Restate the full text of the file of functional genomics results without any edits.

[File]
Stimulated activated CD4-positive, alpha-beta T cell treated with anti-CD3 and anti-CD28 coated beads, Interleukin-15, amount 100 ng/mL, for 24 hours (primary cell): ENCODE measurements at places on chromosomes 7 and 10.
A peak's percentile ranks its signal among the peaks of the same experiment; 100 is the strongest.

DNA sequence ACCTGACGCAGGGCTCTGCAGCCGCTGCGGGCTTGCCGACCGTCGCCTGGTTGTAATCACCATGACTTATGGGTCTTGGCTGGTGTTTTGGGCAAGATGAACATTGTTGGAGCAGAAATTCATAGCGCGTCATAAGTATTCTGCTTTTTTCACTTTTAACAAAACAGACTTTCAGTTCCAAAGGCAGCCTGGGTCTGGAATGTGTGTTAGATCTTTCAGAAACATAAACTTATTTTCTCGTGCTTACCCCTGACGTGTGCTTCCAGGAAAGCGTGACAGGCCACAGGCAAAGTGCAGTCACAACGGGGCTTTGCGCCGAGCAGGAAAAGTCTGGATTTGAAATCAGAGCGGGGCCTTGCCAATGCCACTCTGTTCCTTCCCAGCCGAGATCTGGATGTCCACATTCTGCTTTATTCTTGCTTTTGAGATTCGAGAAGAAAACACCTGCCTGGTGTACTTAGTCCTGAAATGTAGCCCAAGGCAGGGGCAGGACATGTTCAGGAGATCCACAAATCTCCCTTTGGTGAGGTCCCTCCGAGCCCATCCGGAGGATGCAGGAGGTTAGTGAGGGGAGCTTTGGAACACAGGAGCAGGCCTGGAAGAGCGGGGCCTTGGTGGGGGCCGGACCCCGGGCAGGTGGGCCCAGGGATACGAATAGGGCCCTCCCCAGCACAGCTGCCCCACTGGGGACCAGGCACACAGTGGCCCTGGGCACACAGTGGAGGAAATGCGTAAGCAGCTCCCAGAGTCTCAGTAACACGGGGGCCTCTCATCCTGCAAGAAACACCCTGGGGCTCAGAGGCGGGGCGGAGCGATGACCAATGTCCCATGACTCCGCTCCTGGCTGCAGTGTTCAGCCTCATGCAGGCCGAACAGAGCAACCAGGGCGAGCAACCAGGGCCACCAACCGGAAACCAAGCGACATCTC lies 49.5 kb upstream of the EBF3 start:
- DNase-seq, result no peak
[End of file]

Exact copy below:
Stimulated activated CD4-positive, alpha-beta T cell treated with anti-CD3 and anti-CD28 coated beads, Interleukin-15, amount 100 ng/mL, for 24 hours (primary cell): ENCODE measurements at places on chromosomes 7 and 10.
A peak's percentile ranks its signal among the peaks of the same experiment; 100 is the strongest.

DNA sequence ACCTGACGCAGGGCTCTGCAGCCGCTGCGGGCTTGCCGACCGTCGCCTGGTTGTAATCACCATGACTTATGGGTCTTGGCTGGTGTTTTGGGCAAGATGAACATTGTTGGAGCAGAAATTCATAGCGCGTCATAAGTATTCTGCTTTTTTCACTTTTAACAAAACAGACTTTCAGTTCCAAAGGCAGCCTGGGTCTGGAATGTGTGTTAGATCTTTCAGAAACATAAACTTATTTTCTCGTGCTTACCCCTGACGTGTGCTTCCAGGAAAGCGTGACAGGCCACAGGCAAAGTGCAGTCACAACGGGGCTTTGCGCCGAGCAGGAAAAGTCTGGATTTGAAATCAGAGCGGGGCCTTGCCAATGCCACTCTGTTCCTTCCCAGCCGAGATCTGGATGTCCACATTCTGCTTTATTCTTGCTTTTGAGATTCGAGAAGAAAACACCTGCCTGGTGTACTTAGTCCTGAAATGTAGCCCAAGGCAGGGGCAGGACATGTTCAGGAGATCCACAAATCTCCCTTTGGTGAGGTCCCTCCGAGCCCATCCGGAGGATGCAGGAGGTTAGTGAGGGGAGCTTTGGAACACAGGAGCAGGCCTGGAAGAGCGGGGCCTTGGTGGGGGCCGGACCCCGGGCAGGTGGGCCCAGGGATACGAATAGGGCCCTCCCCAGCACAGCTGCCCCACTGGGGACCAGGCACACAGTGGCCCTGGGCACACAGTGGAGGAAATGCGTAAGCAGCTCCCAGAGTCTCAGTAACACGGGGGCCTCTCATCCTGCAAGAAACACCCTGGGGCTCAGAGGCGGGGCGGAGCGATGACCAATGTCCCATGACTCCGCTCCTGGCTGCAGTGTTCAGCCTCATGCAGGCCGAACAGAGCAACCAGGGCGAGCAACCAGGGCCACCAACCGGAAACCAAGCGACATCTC lies 49.5 kb upstream of the EBF3 start:
- DNase-seq, result no peak